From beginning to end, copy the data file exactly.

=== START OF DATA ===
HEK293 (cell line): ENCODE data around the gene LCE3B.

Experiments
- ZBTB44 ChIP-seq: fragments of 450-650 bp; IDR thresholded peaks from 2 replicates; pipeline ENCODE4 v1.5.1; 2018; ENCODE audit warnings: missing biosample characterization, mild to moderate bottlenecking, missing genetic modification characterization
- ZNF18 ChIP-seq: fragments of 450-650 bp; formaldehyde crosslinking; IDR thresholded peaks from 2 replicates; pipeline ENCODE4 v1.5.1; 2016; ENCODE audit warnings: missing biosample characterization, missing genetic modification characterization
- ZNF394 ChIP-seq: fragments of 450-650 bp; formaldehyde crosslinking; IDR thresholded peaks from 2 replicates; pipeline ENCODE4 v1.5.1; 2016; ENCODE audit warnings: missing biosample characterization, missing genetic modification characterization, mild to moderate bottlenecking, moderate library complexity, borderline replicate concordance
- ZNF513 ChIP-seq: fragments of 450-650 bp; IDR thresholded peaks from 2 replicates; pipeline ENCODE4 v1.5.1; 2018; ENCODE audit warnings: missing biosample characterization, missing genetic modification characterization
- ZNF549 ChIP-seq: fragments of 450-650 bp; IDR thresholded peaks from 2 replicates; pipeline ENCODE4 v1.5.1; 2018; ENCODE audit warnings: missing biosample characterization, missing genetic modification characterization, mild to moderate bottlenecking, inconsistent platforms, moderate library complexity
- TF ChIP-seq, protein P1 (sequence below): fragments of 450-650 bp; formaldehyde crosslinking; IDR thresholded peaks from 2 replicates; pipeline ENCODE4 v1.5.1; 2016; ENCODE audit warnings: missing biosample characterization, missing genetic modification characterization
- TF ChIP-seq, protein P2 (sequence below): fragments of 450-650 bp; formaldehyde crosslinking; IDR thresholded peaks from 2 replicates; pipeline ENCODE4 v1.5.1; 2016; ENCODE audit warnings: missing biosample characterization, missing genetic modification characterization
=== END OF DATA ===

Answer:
HEK293 (cell line): ENCODE data around the gene LCE3B.

Experiments
- ZBTB44 ChIP-seq: fragments of 450-650 bp; IDR thresholded peaks from 2 replicates; pipeline ENCODE4 v1.5.1; 2018; ENCODE audit warnings: missing biosample characterization, mild to moderate bottlenecking, missing genetic modification characterization
- ZNF18 ChIP-seq: fragments of 450-650 bp; formaldehyde crosslinking; IDR thresholded peaks from 2 replicates; pipeline ENCODE4 v1.5.1; 2016; ENCODE audit warnings: missing biosample characterization, missing genetic modification characterization
- ZNF394 ChIP-seq: fragments of 450-650 bp; formaldehyde crosslinking; IDR thresholded peaks from 2 replicates; pipeline ENCODE4 v1.5.1; 2016; ENCODE audit warnings: missing biosample characterization, missing genetic modification characterization, mild to moderate bottlenecking, moderate library complexity, borderline replicate concordance
- ZNF513 ChIP-seq: fragments of 450-650 bp; IDR thresholded peaks from 2 replicates; pipeline ENCODE4 v1.5.1; 2018; ENCODE audit warnings: missing biosample characterization, missing genetic modification characterization
- ZNF549 ChIP-seq: fragments of 450-650 bp; IDR thresholded peaks from 2 replicates; pipeline ENCODE4 v1.5.1; 2018; ENCODE audit warnings: missing biosample characterization, missing genetic modification characterization, mild to moderate bottlenecking, inconsistent platforms, moderate library complexity
- TF ChIP-seq, protein P1 (sequence below): fragments of 450-650 bp; formaldehyde crosslinking; IDR thresholded peaks from 2 replicates; pipeline ENCODE4 v1.5.1; 2016; ENCODE audit warnings: missing biosample characterization, missing genetic modification characterization
- TF ChIP-seq, protein P2 (sequence below): fragments of 450-650 bp; formaldehyde crosslinking; IDR thresholded peaks from 2 replicates; pipeline ENCODE4 v1.5.1; 2016; ENCODE audit warnings: missing biosample characterization, missing genetic modification characterization